Martin Waghorn of the British Royal Navy


Martin Waghorn (died 17 December 1787) was an officer of the Royal Navy. He served during the Seven Years’ War and the American War of Independence, but is chiefly remembered for being commanding officer of {HMS|Royal George|1756|6} when she suddenly sank at Spithead in 1782, with heavy loss of life.


Little is known about Waghorn’s early life, but he was promoted on 16 December 1762 by Vice-admiral Sir Samuel Cornish to be lieutenant of the Manila, one of the prizes taken at the Battle of Manila, which, though then commissioned, was not put on the list of the navy. In the following August he was appointed, also by Cornish, to the frigate {HMS|Liverpool|1758|6}, and in her he returned to England. In November 1764 he was put on half-pay, and so remained for nearly fourteen years. It is possible that during this time he was at sea in merchant ships. It does not appear that he was a man of property, and the half- pay of 2s., a day was clearly not sufficient to maintain him in idleness.

On 18 March 1778 he was appointed to the 100-gun {HMS|Victory}, then fitting for the flag of Admiral Augustus Keppel. He seems to have continued in the Victory for upwards of three years, under the flag of Sir Charles Hardy and then Sir Francis Geary, during the greater part of which time Richard Kempenfelt, who had probably known something of Waghorn in the East Indies, was captain of the fleet. On 15 August 1781 Waghorn was promoted to be commander of the sloop {HMS|Fly}, and on 6 April 1782 to be captain of the 100-gun {HMS|Royal George|1756|6}, in which Kempenfelt, now a rear-admiral, hoisted his flag. He was still captain of the Royal George when she sank at Spithead on 29 August 1782. Waghorn was thrown into the water, and, though much bruised, was able to keep afloat till he was picked up. At the court-martial held on 9 September on Waghorn and the other survivors the circumstances of the accident were fully inquired into, and the decision of the court, in acquitting Waghorn and the others of all blame, was ‘that the ship was not overheeled; that the captain, officers, and ship’s company used every exertion to right the ship as soon as the alarm was given of her settling;’ and it expressed the distinct opinion, ‘from the short space of time between the alarm being given and the sinking of the ship, that some material part of her frame gave way, which can only be accounted for by the general state of the decay of her timbers.’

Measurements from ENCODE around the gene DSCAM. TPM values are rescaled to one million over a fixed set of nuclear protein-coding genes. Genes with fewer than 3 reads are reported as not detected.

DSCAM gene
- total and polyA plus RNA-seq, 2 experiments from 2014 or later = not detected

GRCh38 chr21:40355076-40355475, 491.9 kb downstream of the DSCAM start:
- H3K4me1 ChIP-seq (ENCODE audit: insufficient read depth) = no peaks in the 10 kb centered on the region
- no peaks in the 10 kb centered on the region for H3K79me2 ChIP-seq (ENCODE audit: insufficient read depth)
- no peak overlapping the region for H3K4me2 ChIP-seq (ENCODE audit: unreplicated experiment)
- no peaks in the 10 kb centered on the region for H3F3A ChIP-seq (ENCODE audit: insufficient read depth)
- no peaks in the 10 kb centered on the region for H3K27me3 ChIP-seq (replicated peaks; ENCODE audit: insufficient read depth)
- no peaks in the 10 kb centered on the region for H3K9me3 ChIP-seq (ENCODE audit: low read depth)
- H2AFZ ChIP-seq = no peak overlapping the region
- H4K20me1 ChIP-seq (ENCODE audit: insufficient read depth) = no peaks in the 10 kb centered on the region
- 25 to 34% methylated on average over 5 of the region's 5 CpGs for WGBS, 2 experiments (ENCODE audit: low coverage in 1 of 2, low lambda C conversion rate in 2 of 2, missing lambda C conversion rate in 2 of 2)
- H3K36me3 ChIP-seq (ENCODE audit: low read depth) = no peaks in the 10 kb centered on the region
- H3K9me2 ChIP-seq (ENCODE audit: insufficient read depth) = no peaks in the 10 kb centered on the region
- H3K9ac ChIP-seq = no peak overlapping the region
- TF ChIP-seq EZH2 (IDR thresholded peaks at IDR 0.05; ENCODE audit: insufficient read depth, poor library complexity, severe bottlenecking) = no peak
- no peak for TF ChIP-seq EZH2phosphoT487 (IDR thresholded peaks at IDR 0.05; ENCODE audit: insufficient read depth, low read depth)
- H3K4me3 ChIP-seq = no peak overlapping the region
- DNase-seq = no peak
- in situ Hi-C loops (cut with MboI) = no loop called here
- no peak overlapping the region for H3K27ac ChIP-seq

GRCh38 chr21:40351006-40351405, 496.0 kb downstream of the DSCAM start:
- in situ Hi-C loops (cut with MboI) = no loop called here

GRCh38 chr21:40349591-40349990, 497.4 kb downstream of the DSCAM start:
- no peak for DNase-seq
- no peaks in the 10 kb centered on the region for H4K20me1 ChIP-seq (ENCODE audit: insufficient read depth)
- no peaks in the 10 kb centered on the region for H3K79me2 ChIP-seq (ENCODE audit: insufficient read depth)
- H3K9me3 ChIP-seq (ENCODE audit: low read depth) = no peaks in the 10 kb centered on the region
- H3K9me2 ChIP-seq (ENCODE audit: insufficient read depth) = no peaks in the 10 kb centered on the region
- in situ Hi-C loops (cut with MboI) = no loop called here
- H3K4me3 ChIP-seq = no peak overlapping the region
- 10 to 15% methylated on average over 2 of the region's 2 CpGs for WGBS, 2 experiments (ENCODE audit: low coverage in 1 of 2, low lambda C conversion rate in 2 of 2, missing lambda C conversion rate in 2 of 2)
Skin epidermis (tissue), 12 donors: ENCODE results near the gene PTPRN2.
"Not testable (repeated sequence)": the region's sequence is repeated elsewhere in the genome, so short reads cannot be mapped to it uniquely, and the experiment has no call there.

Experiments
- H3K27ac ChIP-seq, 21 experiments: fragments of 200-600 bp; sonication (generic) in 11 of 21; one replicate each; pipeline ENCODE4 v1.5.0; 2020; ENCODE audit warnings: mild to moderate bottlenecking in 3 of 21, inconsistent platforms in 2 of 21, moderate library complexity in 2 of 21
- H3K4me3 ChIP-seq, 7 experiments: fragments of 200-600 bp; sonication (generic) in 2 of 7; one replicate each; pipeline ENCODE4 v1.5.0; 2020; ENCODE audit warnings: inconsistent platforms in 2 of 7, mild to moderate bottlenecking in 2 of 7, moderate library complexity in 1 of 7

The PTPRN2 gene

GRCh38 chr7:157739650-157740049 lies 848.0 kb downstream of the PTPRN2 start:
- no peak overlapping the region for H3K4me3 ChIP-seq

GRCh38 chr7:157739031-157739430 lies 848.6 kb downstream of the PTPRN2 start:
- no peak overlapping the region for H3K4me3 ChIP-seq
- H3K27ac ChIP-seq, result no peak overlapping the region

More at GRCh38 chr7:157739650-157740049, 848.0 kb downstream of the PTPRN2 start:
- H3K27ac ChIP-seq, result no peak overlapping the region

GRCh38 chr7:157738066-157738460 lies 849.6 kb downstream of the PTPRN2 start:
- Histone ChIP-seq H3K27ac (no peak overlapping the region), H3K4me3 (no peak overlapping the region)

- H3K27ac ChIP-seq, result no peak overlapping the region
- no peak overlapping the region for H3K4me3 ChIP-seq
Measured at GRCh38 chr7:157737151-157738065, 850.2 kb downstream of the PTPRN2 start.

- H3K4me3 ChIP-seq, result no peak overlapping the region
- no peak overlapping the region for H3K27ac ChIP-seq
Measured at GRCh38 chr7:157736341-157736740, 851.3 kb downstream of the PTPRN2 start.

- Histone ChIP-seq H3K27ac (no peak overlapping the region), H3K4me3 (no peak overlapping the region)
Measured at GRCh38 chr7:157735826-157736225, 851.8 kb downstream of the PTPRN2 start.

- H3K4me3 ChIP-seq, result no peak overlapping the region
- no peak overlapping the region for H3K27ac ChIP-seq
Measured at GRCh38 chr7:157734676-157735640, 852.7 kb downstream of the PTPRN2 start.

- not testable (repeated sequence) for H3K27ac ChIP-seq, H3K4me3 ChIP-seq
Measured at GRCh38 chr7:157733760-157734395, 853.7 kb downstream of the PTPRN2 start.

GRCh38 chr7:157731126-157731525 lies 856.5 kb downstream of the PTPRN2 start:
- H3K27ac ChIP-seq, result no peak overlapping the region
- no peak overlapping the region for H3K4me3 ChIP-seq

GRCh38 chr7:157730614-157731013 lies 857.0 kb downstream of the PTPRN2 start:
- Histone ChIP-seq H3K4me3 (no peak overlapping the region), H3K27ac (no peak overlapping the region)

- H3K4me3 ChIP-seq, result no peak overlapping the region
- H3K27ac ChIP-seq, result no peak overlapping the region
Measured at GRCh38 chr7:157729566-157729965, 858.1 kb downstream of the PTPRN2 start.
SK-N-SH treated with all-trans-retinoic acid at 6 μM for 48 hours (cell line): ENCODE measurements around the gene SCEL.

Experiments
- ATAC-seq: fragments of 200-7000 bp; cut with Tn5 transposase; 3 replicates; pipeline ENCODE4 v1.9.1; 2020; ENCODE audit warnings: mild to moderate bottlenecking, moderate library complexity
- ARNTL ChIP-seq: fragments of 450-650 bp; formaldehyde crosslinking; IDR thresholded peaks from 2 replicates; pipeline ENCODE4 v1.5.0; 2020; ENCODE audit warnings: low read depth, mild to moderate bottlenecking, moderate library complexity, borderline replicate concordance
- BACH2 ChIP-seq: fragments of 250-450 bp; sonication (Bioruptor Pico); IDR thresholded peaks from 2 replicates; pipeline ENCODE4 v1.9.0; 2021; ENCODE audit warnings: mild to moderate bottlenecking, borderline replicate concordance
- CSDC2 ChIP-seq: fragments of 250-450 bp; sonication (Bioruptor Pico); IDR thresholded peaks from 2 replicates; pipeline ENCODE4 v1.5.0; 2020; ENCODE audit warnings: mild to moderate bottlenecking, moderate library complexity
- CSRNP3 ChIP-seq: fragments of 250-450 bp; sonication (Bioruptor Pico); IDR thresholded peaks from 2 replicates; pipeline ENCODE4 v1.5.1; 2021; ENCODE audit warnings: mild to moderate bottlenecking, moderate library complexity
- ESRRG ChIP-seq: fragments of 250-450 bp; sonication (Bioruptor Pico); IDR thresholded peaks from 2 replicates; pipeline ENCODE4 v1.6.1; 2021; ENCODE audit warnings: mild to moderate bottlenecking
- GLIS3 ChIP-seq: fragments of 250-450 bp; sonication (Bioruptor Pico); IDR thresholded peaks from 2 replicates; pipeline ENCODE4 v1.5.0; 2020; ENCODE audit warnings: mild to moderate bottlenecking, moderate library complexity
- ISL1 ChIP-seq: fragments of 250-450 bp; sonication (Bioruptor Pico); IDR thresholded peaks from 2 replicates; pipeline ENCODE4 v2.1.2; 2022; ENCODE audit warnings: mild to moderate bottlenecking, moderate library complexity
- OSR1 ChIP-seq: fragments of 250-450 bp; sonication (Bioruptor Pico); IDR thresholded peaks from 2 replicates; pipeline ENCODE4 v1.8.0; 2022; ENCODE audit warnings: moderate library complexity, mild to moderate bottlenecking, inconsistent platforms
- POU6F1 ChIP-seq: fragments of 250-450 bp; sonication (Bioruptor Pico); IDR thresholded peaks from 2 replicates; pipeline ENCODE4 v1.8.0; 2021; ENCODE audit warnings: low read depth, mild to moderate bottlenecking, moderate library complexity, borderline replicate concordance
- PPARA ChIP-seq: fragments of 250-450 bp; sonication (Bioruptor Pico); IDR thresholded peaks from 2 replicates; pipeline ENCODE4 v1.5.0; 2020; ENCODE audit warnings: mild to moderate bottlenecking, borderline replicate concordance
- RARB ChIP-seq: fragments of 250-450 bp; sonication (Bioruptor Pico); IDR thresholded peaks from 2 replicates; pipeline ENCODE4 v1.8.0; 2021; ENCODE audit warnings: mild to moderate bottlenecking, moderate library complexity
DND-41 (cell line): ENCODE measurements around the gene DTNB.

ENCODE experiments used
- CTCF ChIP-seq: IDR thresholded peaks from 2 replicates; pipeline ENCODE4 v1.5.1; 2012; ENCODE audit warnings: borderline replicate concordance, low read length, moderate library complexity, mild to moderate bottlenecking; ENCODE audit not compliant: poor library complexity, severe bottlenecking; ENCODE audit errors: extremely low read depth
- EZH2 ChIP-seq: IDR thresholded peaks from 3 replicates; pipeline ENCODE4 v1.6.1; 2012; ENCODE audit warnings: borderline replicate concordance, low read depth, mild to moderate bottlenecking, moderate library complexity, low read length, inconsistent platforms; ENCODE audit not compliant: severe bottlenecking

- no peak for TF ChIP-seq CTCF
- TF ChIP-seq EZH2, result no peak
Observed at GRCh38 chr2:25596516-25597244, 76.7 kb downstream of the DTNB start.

This is so contrary to the opinion noised abroad at the time, and impressed on popular memory by a poem by William Cowper, that it may be well to add that the court was composed of the full number of officers—thirteen—all capable men, many of them of very high distinction—Samuel Barrington, Mark Milbanke, Alexander Hood, William Hotham, John Leveson Gower, Sir John Jervis, Adam Duncan. On his acquittal Waghorn was put on half-pay; in September 1783 he was appointed to the 50-gun {HMS|Trusty|1782|6}, as flag-captain to Commodore Sir John Lindsay in the Mediterranean. The ship was paid off in July 1785, and Waghorn was again put on half-pay. He died on 17 December 1787.